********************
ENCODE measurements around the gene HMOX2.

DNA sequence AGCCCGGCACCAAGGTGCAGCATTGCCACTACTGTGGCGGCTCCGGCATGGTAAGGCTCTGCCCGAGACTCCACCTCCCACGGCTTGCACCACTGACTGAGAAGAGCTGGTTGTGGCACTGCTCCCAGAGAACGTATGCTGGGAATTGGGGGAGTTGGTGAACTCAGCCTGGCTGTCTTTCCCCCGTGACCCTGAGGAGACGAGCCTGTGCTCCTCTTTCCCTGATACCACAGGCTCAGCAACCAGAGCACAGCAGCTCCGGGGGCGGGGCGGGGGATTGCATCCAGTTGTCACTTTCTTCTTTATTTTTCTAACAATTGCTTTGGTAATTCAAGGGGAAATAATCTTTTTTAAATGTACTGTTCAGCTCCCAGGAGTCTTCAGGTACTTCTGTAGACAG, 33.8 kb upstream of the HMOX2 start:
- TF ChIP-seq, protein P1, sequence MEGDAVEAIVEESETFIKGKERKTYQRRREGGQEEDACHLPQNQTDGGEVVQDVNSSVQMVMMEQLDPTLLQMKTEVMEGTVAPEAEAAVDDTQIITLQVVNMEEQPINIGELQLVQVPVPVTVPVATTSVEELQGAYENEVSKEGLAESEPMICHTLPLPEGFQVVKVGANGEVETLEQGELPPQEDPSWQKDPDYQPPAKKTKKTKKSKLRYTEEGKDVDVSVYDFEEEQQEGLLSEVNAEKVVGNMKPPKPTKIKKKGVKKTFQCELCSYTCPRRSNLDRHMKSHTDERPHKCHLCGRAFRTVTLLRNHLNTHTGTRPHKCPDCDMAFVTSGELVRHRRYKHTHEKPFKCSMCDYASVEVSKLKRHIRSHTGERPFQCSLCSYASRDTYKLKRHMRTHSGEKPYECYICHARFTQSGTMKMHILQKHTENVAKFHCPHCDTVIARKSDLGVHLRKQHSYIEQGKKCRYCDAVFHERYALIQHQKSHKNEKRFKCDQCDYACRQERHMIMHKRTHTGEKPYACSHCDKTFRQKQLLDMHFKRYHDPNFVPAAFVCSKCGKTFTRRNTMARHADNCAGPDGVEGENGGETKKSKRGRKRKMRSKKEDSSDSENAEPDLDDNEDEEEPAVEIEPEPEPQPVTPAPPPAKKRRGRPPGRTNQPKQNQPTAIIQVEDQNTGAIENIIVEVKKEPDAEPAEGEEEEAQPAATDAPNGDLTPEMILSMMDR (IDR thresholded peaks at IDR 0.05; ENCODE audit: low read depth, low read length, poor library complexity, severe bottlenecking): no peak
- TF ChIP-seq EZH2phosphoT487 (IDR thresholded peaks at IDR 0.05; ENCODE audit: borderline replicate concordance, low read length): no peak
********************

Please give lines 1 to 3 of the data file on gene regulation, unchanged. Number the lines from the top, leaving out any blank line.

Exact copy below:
ENCODE measurements around the gene HMOX2.

DNA sequence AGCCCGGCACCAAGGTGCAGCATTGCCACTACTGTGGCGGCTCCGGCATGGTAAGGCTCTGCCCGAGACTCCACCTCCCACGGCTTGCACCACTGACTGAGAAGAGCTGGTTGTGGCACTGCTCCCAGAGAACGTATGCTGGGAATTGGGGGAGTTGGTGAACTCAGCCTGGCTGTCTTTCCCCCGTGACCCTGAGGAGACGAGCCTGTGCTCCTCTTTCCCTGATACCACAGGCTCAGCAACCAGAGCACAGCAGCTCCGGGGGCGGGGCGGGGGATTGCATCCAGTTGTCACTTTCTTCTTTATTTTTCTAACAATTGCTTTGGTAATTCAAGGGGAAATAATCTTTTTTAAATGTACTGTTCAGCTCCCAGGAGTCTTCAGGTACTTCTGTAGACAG, 33.8 kb upstream of the HMOX2 start:
- TF ChIP-seq, protein P1, sequence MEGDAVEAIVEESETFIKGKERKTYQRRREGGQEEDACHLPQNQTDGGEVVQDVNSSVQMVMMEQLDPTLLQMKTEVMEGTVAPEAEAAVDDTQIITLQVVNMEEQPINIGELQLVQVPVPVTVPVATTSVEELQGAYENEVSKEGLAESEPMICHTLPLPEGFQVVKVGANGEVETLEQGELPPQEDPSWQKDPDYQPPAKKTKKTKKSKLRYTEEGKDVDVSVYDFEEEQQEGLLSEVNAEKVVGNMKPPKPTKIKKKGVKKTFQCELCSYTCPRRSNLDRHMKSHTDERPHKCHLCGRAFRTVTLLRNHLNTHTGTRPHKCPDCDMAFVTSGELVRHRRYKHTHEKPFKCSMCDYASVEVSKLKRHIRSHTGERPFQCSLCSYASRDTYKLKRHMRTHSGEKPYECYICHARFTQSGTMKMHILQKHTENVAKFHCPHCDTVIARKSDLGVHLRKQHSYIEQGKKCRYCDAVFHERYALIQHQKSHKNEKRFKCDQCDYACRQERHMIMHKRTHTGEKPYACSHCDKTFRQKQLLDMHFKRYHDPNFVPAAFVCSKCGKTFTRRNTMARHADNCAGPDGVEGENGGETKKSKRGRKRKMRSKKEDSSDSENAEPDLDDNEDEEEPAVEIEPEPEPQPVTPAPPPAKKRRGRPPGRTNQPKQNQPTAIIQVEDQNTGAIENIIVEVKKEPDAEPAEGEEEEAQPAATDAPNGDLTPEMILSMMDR (IDR thresholded peaks at IDR 0.05; ENCODE audit: low read depth, low read length, poor library complexity, severe bottlenecking): no peak